Business travel is not expected to return to pre-pandemic levels anytime soon

Since the pandemic began, Kacey Siskind recently traveled to the United States for the first time.

The vice president of business development for the parking application Honk Mobile attended an industry conference held in Texas.

“Our team has been fully vaccinated, and we think we might go our own way and see what happens… We just want to seize the opportunity and really return to this world,” Siskind said.

But in Dallas, you hardly know that there has been a global pandemic. The group discussions and exchange sessions of the meeting were held indoors, with no masks in sight-only many people were eager to re-establish contact.

Siskind said she found the environment disturbing at first, but soon began to appreciate the experience.

Siskind said: “There really is nothing more like meeting someone face to face.” “Nothing is more like seeing them in person and talking to them.”

Canadian Kacey Siskind, vice president of business development at Honk Mobile, recently traveled to Texas to attend her first face-to-face industry conference since the pandemic began. (Submitted by Casey Siskind)

Throughout the pandemic, only continue necessary business travel; for example, travel related to healthcare issues or critical infrastructure. Work trips related to maintaining or establishing relationships, conducting sales, or attending conferences have been closed.

In an online survey of 640 industry professionals, June poll The Global Business Travel Association, a US-based industry organization, found that 91% of companies said they had cancelled or suspended most or all of their international business travel—a huge blow to the industry.

Slow return from Canadian business trip

Event planners said that in Canada, it is expected that virtual online gatherings will become the norm at least before the end of this year.

Anh Nguyen, an event planner in Calgary, said: “Our friends in the states move faster than us.” “In Canada, we see a more conservative approach.”

Anh Nguyen, events manager in Calgary, believes that face-to-face events will continue to exist in a virtual form for the foreseeable future, because many companies want to reach a wider audience. (Dave Ray/Canadian Broadcasting Corporation)

Nguyen’s company Spark Event Management has organized many virtual events in the past year. She believes that many organizations—here and in the United States—will not give up all the benefits of going online.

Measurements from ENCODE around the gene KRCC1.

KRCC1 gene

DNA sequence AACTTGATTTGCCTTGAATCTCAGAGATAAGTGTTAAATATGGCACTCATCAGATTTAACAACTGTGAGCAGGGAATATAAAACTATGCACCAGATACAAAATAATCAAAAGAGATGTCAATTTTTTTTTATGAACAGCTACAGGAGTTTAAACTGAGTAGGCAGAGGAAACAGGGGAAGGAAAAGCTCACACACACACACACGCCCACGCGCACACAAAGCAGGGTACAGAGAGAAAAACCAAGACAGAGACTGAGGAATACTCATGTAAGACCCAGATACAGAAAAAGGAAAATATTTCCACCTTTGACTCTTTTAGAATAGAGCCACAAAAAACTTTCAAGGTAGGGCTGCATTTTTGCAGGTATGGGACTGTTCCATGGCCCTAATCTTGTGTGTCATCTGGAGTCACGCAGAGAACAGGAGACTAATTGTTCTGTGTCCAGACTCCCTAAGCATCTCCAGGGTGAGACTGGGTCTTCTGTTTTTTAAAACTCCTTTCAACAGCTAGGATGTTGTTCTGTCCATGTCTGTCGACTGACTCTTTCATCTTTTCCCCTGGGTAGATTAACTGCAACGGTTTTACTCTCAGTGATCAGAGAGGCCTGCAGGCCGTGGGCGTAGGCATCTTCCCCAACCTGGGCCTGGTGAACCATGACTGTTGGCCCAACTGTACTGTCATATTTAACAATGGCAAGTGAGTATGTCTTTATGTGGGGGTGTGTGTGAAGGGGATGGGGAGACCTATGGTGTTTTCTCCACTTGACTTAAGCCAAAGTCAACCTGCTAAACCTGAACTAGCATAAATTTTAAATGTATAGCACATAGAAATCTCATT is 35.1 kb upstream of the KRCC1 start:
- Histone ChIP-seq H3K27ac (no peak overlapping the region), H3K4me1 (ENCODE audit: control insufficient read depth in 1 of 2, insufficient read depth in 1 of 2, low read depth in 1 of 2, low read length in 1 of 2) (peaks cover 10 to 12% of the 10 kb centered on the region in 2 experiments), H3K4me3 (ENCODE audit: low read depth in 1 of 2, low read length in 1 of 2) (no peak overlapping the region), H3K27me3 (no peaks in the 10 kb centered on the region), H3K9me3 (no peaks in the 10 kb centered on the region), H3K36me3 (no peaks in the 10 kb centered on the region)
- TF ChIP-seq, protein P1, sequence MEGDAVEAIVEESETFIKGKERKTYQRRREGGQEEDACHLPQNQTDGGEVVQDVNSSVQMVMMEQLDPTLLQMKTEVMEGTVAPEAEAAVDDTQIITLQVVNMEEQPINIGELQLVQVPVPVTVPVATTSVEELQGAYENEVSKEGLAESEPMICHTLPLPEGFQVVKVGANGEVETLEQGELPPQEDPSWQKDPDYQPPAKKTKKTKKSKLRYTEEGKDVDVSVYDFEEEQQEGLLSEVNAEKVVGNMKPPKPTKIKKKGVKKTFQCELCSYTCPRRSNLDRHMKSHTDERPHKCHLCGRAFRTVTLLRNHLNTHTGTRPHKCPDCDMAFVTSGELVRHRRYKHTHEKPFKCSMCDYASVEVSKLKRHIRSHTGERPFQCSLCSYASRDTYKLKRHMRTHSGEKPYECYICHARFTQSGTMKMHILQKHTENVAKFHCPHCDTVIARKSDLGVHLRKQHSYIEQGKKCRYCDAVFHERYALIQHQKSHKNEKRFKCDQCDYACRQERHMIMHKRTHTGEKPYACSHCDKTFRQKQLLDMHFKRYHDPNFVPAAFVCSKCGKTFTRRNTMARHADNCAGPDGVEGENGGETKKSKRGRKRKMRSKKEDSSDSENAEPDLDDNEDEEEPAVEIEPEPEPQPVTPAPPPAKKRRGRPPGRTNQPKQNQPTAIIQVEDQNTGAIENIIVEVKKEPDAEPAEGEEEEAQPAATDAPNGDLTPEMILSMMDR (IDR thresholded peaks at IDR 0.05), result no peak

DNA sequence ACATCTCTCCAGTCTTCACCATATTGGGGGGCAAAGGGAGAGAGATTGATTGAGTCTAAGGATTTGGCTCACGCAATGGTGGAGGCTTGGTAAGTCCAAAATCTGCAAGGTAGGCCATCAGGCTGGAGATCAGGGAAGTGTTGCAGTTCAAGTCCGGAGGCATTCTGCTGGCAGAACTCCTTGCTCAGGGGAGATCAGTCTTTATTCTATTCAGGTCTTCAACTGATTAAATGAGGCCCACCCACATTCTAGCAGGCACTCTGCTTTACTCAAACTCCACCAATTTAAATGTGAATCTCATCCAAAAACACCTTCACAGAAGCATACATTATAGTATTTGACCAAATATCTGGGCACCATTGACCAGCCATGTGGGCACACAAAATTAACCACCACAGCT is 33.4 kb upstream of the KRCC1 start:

“There is no such thing as a sold out, right? So if you are a 300-person event, you can now reach 5,000-6,000 if you want.”

Nguyen added that with the help of avatars, the Internet, and breakout room software, the industry is getting closer to being able to replicate most of the real-life event experience online—though it will never be exactly the same.

Nguyen said: “This technology has been developed, and now there is a lot of money and investment invested in event technology.”

TK Events, based in Ontario, is one of several event management companies that replicate some aspects of real-life conferences in a virtual way. (Traditional knowledge activities)

Virtual parties may be great in some ways, but industry insiders point out that they have little help to the local economy. Business travelers are usually generous. They are often on expense accounts, which benefits hotels, restaurants, taxis, airlines, etc.

Nancy Tudorach, who works with the Global Business Travel Association, said: “Based on pre-pandemic figures, business travel has contributed more than US$40 billion to our Canadian economy.” “This is about our typical. 2.5% to 3% of GDP before the pandemic.”

The airline was injured

McKinsey & Company consultant Vik Krishnan said airlines are particularly dependent on expensive business class tickets.

“Business travelers tend to book tickets late and travel more frequently, and they also tend to buy some more expensive fares,” he said. “Some airlines’ business travel accounts for 50% to 75% of profits.”

A sort of McKinsey’s latest report It pointed out that it took six years for airlines to recover from the impact of the September 11 attacks, and that the industry has not fully recovered from the global financial crisis when the 2008 pandemic hit.

Krishnan said that the scale and depth of the COVID-19 pandemic is greater than any previous crisis. But if business travel is still restricted, he said airlines may not make up the difference by charging more ordinary consumers.

“This is an industry that faces a lot of competition, and is facing quite ruthless pricing pressure and cost pressure. Therefore, it is necessary to deal with an environment where there is not much room for maneuver and flexibility to raise capital and is not unfamiliar with prices.”

The recent emergence of new discount airlines in Canada, such as Flair and Canada Jetlines, may make it difficult for WestJet or Air Canada to charge more.

Business travel may continue to be sluggish

Many companies that rely heavily on business travelers are expected to continue to struggle. McKinsey’s report on the aviation industry predicts that it will not reach pre-pandemic travel levels until 2024, and even so, it will only reach 80%.

Others say that the pandemic may have changed the way companies travel forever.

Kacey Siskind suspects that all business trips nowadays will be evaluated in different ways.

“Is it efficient for us to go to a meeting? Yes, if we were to meet hundreds of people, it would make sense for us to go there,” she said. “Is it wise for me to stay in New York for one night and attend a conference? Maybe not that many.”

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